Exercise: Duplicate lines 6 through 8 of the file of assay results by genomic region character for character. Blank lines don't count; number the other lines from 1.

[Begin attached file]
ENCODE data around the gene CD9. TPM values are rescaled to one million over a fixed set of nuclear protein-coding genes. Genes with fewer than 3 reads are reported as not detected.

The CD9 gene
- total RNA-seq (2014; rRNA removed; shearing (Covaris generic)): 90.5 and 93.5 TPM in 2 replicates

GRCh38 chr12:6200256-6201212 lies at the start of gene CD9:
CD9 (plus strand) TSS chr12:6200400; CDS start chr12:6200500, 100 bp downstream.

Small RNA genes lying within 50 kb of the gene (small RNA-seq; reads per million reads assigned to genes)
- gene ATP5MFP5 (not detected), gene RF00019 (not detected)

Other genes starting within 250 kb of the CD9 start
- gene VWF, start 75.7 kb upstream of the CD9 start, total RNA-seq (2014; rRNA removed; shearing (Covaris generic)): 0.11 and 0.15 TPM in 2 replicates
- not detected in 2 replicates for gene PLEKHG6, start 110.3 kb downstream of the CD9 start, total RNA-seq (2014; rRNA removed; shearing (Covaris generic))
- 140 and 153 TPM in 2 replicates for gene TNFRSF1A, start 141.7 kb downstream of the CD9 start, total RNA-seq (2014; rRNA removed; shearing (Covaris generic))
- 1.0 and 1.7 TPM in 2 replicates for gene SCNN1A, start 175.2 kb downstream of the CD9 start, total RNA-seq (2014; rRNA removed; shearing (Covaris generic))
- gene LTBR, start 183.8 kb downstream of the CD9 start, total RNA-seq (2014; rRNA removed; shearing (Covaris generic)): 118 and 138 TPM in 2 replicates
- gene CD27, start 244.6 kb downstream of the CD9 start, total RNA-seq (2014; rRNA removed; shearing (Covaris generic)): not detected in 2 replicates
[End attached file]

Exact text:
Small RNA genes lying within 50 kb of the gene (small RNA-seq; reads per million reads assigned to genes)
- gene ATP5MFP5 (not detected), gene RF00019 (not detected)

Other genes starting within 250 kb of the CD9 start